7. The Glass Castle: A Memoir by Jeannette Walls (2005)
Length: 288 pages
Started: 27 January 2016
Finished: 29 January 2016
Where did it come from? From Paperback Swap
How long has it been on my TBR pile? Since 23 January 2016
Why do I have it? I like non-fiction and Jeannette Walls is a new author for me.
Jeannette Walls grew up as the second oldest of four children, with parents whose ideals and stubborn nonconformity were both their curse and their salvation. Her childhood could best be described as unconventional as her parents lived like nomads, moving their family around the desert towns of the Southwest and camping in the mountains. Ms. Walls’ remarkable memoir of her childhood is one of resilience and redemption, and a poignant glimpse into a family at once deeply dysfunctional and uniquely vibrant.
When he was sober, Jeannette’s father was a tremendously gifted person. Rex Walls was an engineer and sometime inventor, who was brilliant and charismatic. Sobriety allowed him to be an amazing father to his children; he taught them physics, geology, and how to embrace life without fear. He captured his children’s imagination, and taught them to appreciate the world around them. But when he drank, Rex became dishonest and destructive.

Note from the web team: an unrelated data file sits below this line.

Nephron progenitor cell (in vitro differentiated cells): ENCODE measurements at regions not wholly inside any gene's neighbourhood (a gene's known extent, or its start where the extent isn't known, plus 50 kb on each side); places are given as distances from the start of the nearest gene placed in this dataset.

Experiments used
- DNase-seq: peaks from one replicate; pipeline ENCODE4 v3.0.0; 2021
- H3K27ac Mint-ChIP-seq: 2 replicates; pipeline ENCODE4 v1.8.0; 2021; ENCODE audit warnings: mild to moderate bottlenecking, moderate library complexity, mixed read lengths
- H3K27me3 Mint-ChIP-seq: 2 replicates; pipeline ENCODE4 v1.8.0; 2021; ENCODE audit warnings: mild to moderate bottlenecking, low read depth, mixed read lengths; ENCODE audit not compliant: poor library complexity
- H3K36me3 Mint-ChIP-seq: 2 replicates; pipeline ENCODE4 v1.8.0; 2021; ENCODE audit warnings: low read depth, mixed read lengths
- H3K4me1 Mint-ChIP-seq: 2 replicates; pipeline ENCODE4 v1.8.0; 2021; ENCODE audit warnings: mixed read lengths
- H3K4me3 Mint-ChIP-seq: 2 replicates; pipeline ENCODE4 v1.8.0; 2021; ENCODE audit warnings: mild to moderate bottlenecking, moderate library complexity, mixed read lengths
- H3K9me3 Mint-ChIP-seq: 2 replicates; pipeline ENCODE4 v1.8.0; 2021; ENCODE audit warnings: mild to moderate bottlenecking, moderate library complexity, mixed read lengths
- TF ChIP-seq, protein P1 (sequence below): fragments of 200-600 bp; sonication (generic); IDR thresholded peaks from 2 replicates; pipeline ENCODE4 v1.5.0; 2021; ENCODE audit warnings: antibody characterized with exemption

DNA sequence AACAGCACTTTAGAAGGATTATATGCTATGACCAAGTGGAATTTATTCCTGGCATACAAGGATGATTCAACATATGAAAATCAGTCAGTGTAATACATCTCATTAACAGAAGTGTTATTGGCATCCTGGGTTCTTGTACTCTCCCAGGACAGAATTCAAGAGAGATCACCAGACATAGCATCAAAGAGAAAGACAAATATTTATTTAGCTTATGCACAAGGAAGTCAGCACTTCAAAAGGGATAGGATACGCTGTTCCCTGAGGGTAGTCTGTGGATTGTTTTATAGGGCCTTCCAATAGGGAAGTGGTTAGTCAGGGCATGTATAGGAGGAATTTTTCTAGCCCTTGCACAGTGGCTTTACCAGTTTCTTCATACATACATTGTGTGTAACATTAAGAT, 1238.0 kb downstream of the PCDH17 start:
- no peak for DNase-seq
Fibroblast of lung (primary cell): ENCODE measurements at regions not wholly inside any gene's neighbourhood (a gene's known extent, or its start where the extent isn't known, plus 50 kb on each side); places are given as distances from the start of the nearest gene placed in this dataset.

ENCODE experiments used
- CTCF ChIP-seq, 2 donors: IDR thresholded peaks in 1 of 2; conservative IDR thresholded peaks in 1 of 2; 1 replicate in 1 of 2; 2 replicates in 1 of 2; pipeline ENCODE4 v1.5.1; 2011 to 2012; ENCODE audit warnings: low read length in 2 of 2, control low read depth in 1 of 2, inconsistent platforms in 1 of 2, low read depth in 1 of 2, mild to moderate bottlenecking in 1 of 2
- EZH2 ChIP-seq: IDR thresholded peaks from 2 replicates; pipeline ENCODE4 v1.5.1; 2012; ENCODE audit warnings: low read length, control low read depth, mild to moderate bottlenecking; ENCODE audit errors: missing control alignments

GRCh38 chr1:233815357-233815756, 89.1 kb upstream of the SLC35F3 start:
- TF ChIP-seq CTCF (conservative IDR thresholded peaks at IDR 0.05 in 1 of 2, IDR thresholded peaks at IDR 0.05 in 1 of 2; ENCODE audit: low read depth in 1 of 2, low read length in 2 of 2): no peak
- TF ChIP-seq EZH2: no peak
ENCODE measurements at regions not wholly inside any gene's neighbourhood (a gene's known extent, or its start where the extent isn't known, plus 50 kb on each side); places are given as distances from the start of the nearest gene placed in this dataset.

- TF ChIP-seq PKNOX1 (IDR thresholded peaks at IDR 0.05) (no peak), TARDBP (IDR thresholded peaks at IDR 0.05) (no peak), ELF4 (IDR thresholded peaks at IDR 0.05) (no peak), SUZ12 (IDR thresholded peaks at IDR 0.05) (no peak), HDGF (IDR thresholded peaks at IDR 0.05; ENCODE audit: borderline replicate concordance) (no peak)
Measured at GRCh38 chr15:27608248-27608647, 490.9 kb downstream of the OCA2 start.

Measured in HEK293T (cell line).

Jeannette’s mother was a free spirit who found the very idea of domesticity completely abhorrent. Rose Mary Walls was an educator, but much preferred living the life of an artist – writing and painting – to teaching schoolchildren. She loved her children, but didn’t want the responsibility of raising a family. To Rose Mary’s mind, cooking a meal which would be consumed in fifteen minutes just didn’t appeal to her, not when she could create a painting that might last forever.
So, the Walls children learned to take care of themselves. They fed, clothed, and protected one another, and eventually found their way to New York. Their parents followed them, but chose to be homeless even as their children prospered.
The Glass Castle by Jeannette Walls is truly astonishing – a touching memoir written with deep affection and generosity. Ms. Walls’ writing is permeated by her intense love for a peculiar but loyal family. This is a story of triumph against all odds, yet it is also a tender, moving tale of unconditional love in a family that despite its profound flaws gave Ms. Walls the fiery determination to carve out a successful life on her own terms.
In my opinion, this was a remarkable book for me to read. It was a poignantly written, intensely personal memoir which highlights just how resilient children can be in terrible circumstances. The impoverished life that the Walls children experienced – as seen through the eyes of a child – was not abnormal to them; they just accepted things the way they were.
I appreciated that even in the middle of such a heart-wrenching period, there were still humorous times. Despite its own flaws, the Walls family was a strong, loving family – the children loved their parents deeply, and their parents reciprocated that love. I give this book an A+!
A+! – (96-100%)
Till we Meet Again, Glow Brightly as Moonlight